can you guys identify what kind of wood this busted up coffee table is made out of?

  • Advertise with us

« back to Woodworking Skill Share forum

Forum topic by brocksamson posted 03-19-2015 03:48 PM 1260 views 0 times favorited 7 replies Add to Favorites Watch
View brocksamson's profile


2 posts in 1614 days

03-19-2015 03:48 PM

i know the main board is different from everywhere else. but what about the legs? is there veneer?

7 replies so far

View ShaneA's profile


7084 posts in 3048 days

#1 posted 03-19-2015 03:56 PM

Looks like a type of mahogany to me.

View jdh122's profile


1087 posts in 3267 days

#2 posted 03-19-2015 03:58 PM

It would be pretty difficult to veneer over those turned legs – they’re almost certainly solid wood. The “main board” in the middle would have to be plywood to allow for wood movement.

-- Jeremy, in the Acadian forests

View redSLED's profile


790 posts in 2342 days

#3 posted 03-20-2015 04:08 AM

Top edging is a type of mahogany/luane – solid or plywood I can’t tell from your pics. Top center panel will not be necessarily the same-skinned plywood. If the legs are heavy – usually a soft maple. If the legs are lighter – usually pine. With factory sprayed-on stain and lacquer. Typical 50’s (domestic) – 90’s (imported) generic “furniture set” coffee table offering.

And welcome to Lumberjocks!

-- Perfection is the difference between too much and not enough.

View Smitty_Cabinetshop's profile


16158 posts in 3068 days

#4 posted 03-20-2015 04:12 AM

I agree with all three comments above.

-- Don't anthropomorphize your handplanes. They hate it when you do that. -- OldTools Archive --

View Tennessee's profile


2901 posts in 2964 days

#5 posted 03-20-2015 12:15 PM

When I was in the furniture business for a few years, for both Ashley and Catnapper, that is what we called “rubberwood”, a sort of Asian knockoff mahogany that was very resilient for the price, and took one coat lacquer/stain mix sprayed on very easily.

Its major usage seems to be in smaller tables, legs for upholstered furniture, certain chair parts like arm rests, legs, stretchers, etc. Rarely do you see it used in a big plank, like a whole table top. That was generally believed because it is very fast growing, and they harvested it quickly to meet the needs of the cheap Asian furniture market with something that looked expensive. Your piece fits this wood well.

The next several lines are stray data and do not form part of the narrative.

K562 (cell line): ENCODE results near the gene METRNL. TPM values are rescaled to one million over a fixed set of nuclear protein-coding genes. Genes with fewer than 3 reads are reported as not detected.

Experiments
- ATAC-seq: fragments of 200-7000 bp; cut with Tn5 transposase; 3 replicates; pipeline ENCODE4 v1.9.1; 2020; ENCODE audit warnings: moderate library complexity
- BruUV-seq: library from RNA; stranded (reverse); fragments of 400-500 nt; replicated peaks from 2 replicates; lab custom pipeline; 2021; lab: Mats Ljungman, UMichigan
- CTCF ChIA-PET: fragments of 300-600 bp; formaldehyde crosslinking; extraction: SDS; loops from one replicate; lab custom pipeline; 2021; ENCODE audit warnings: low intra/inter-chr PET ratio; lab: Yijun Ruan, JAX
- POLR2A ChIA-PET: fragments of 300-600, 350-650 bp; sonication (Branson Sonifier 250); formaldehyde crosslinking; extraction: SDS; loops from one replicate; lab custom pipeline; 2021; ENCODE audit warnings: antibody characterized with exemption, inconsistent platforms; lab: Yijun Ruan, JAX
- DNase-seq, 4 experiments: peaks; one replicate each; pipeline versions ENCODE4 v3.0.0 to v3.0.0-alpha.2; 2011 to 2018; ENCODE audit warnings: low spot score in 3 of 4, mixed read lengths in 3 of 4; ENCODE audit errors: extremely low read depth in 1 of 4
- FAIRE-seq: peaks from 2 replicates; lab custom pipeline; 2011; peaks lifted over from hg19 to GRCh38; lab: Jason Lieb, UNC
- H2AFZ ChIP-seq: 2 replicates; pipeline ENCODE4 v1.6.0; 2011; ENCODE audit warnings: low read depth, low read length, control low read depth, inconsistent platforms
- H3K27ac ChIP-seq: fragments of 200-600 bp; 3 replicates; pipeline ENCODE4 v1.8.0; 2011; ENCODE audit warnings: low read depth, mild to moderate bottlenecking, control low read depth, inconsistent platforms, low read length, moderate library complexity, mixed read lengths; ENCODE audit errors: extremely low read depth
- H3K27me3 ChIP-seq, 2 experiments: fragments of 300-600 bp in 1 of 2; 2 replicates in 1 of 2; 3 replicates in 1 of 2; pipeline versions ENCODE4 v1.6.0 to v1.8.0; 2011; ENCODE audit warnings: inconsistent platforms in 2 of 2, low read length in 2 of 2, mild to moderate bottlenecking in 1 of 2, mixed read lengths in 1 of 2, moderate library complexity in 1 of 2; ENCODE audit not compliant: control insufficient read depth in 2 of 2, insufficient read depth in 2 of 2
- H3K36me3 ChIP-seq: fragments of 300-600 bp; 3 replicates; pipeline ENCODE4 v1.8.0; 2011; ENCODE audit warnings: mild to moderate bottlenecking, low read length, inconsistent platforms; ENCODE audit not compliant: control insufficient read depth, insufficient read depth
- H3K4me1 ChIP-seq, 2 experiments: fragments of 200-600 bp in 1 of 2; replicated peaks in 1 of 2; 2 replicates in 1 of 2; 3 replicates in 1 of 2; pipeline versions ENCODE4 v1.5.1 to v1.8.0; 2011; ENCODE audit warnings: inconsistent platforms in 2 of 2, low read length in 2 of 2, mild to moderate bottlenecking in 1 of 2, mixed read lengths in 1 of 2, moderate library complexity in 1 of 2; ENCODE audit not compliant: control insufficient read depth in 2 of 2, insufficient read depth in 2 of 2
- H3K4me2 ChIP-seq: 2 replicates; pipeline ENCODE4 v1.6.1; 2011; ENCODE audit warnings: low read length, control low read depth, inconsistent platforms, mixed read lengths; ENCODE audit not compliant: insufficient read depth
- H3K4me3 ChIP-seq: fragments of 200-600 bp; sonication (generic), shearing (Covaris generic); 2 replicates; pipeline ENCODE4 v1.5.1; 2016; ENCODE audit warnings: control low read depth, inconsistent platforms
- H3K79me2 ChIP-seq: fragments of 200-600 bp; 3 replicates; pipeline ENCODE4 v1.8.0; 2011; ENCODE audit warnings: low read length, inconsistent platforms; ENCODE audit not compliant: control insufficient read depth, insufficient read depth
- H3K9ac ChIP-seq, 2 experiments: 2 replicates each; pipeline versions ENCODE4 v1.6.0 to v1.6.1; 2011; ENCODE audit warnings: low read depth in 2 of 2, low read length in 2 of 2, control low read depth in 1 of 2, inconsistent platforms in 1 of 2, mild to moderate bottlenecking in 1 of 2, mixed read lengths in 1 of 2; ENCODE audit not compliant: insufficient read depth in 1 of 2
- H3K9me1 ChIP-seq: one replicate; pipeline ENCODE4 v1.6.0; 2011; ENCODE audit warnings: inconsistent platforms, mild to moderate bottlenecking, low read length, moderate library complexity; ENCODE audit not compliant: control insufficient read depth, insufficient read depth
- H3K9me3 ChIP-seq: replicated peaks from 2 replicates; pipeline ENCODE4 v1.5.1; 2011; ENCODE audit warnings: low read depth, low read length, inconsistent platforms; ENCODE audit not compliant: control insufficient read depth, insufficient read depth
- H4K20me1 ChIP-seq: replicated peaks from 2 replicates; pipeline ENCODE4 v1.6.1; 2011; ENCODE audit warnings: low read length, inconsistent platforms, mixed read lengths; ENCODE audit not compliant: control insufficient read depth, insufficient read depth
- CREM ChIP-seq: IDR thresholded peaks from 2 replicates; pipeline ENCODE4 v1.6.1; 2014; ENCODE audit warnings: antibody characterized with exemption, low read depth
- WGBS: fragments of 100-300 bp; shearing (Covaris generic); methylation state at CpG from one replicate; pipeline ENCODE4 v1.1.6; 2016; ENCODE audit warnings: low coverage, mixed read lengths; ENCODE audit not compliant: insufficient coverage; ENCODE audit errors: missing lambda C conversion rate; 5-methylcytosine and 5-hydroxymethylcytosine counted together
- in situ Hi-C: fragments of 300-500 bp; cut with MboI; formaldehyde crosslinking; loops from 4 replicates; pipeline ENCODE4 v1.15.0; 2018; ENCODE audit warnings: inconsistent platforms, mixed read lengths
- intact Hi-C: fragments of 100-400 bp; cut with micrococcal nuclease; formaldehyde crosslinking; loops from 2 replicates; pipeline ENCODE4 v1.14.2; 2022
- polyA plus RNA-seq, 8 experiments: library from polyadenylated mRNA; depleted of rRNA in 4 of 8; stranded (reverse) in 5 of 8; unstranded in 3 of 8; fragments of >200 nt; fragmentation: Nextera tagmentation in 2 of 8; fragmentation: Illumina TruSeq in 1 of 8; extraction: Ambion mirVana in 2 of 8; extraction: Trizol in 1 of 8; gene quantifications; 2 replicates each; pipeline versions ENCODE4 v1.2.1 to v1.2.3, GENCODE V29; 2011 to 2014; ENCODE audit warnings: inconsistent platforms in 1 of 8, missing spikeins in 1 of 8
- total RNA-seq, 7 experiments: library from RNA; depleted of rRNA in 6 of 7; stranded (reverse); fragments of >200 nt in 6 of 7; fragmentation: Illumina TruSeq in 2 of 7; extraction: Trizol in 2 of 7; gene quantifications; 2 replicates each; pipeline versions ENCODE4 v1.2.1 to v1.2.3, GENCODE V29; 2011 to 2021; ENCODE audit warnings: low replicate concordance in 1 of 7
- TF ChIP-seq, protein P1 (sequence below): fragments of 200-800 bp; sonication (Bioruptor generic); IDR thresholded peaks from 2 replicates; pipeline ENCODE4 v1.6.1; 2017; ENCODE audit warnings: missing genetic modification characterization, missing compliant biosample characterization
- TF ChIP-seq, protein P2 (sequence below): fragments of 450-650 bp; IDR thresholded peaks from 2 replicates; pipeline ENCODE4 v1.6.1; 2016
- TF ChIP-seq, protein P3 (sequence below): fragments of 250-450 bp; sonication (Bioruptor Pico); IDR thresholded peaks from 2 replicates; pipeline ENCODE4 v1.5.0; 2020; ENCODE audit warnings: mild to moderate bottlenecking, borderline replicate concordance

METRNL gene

It finishes a lot like mahogany, save that when sanded you might find that it is a little harder to get a stain to penetrate to reach a color you want.

We called it rubberwood because it had a tendency to dent and take abuse before it would crack or break – like your deep table scratches show.
I agree that the legs are probably some sort of soft maple, or even poplar.

-- Tsunami Guitars and Custom Woodworking, Cleveland, TN

View TravisH's profile (online now)


678 posts in 2384 days

#6 posted 03-20-2015 01:15 PM

If imported piece will go with the rubber wood id also. Rubber wood was initially just away for them to profit off a spent tree after it was no longer useful life on the rubber plantation. Plantation Hardwood was/is also used as rubber wood is associated with cheap low quality.

View johnstoneb's profile


3123 posts in 2622 days

#7 posted 03-20-2015 03:08 PM

I think that top is veneer looking at the damaged spot. It looks like veneer then some white wood.

-- Bruce, Boise, ID

Have your say...

You must be signed in to reply.

DISCLAIMER: Any posts on LJ are posted by individuals acting in their own right and do not necessarily reflect the views of LJ. LJ will not be held liable for the actions of any user.

Latest Projects | Latest Blog Entries | Latest Forum Topics